Raymonde confides in her best friend Lucienne Homenindès de Histangua (Angela Brazil) who suggests that they test Victor-Emmanuel by sending him a letter from an anonymous admirer proposing a tryst at the infamous Hotel Coq d'Or (translated here as “Naughty Pussy” as opposed to the literal and much more slyly suggestive “Golden Cock”). He presumes it was actually intended to go to his best friend Romain Tournel (Mauro Hantman), who coincidentally has his eye on Raymonde. Meanwhile, Victor-Emmanuel's nephew Camille (Stephen Thorne), his speech impediment corrected with a silver palate from Dr. Finache (Richard Donelly), celebrates by taking his maid Antoinette (Alex Woodruff) to the same hotel, followed by her jealous husband Etienne (Peter Martin). Even Dr. Finache heads to the hotel for his own assignation. When shown the letter in his wife Lucienne's handwriting, Carlos Homenindès de Histangua (Timothy Crowe) also heads to the same hotel, vowing to kill her. Victor-Emmanuel follows him in an effort to prevent the murder. With all these characters at the same place at the same time, chaos reigns like cats and dogs. And that's not even accounting for the further complications involving the hotel customers and staff, ranging from Eugénie (Elise LeBreton) to Baptistine (Barbara Meek), Olympia (Rachel Warren), Farrallion (Joe Wilson, Jr.), Rugby (Steve Kidd), and Pocket (Sullivan again), a polyglot crew if ever there was one.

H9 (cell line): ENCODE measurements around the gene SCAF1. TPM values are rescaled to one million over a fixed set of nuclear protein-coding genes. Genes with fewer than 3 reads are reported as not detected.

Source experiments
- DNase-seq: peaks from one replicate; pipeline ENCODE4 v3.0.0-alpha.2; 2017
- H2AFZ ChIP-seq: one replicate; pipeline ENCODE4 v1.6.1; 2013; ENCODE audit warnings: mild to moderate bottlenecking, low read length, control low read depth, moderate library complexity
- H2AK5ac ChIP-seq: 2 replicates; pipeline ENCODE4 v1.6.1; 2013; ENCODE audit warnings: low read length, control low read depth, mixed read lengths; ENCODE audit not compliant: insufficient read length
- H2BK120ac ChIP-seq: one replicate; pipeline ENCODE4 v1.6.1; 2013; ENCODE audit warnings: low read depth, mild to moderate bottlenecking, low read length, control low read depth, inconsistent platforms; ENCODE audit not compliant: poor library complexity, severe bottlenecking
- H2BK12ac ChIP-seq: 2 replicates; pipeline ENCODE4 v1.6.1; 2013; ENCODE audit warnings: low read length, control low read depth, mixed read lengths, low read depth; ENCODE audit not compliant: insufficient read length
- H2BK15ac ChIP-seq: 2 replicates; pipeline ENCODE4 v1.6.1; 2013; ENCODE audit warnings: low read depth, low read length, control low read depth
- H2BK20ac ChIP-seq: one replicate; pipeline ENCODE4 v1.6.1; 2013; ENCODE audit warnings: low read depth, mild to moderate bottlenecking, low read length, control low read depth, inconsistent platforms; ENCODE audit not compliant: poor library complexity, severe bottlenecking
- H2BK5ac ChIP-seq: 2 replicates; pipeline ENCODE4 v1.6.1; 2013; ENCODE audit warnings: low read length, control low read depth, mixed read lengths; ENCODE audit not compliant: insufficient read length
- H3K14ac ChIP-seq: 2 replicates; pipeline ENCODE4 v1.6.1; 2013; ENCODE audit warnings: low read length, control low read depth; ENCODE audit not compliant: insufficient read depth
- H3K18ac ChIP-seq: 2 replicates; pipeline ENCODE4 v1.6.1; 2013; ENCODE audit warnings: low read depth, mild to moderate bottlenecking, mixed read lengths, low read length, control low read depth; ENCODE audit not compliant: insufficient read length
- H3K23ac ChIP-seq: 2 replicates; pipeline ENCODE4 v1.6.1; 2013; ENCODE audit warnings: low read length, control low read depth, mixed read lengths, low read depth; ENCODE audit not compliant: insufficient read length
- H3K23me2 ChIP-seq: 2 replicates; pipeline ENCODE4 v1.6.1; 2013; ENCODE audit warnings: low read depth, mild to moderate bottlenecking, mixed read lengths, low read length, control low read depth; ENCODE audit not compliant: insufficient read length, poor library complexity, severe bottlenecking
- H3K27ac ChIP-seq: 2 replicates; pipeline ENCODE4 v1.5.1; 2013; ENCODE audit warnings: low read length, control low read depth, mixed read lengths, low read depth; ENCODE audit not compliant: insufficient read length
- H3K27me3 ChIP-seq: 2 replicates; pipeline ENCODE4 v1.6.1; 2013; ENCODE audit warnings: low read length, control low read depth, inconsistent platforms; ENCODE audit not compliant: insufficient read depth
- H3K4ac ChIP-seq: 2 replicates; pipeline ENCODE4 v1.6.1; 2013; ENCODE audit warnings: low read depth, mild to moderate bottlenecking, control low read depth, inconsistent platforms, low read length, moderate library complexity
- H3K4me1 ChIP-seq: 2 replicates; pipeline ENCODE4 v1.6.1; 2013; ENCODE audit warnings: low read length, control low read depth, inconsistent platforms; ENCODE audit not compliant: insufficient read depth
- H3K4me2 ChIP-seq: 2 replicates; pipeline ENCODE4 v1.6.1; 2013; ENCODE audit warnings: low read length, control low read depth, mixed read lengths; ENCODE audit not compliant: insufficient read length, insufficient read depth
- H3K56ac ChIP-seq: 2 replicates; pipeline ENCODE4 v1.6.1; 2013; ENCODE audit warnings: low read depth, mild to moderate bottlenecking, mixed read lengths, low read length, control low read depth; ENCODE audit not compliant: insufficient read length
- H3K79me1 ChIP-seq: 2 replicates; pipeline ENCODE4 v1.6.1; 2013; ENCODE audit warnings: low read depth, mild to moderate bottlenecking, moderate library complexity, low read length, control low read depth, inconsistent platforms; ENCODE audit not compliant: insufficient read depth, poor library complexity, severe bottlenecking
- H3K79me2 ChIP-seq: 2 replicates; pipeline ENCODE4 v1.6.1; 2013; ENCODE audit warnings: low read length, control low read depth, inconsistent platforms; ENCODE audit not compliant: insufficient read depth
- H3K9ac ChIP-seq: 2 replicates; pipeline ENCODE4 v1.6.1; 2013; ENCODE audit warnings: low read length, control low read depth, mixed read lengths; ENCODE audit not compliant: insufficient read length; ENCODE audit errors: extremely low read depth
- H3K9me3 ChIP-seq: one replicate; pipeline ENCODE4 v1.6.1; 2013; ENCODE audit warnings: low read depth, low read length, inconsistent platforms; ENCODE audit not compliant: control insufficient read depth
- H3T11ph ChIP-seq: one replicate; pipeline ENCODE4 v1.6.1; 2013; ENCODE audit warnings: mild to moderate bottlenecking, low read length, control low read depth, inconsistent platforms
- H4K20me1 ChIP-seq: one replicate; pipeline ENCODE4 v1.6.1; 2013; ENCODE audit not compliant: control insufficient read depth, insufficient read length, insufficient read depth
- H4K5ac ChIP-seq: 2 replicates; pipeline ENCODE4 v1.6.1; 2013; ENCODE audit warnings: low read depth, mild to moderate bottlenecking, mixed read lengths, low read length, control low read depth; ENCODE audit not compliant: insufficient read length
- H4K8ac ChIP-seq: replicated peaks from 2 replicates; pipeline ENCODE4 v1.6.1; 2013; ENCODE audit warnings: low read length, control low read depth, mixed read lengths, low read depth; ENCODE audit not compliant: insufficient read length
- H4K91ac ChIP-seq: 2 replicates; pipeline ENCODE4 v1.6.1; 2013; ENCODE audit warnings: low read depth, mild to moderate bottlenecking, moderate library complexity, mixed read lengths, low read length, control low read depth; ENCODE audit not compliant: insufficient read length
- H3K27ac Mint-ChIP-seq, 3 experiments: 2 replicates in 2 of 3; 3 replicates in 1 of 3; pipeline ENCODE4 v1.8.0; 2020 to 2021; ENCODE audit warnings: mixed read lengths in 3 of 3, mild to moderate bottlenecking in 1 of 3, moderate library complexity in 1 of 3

Ultimately, the loose ends are tightened as Victor-Emmanuel promises to put an end to his wife's doubts, that very night in bed. That's “ultimately”, as the first act spends a great deal of time in setting up the inevitable, and there are three acts with two intermissions, virtually unheard of in the present day. That places a huge demand on a Director and his actors to keep interest unflagging. As Directed by Tyler Dobrowsky, (Associate Artistic Director of the company), it has its ups and downs; how many of which depends on your attitude toward almost totally unrestrained exaggeration. The creative elements are fine, from the ingenious Set Design by Patrick Lynch to the very creative Costume Design by Olivera Gajic to the atmospheric Lighting Design by Dan Scully and effective Sound Design by Peter Sasha Hurowitz. The translation (by the company's Artistic Director Curt Columbus) tends toward the single entendre, rather than the subtler but often more hilarious double. One particularly egregious example: an actor repeats “shove it up your ass” not once but five times, which, as much of the text does, descends from the sexy to the smutty. One needn't be a prude to feel that, with racy dialogue, as in many other instances, less is more. But if this sort of way-over-the-top fifty shades of gris performance is one's cuppa, an audience member may well find herself or himself in stitches. Others may agree with the commentary by Raymonde halfway through the final act: “I have had enough of this ridiculous farce”. Whatever your place on the slapstick scale, in the end (and even that sounds a tad suggestive at this point), the whole isn't really the sum of its body parts.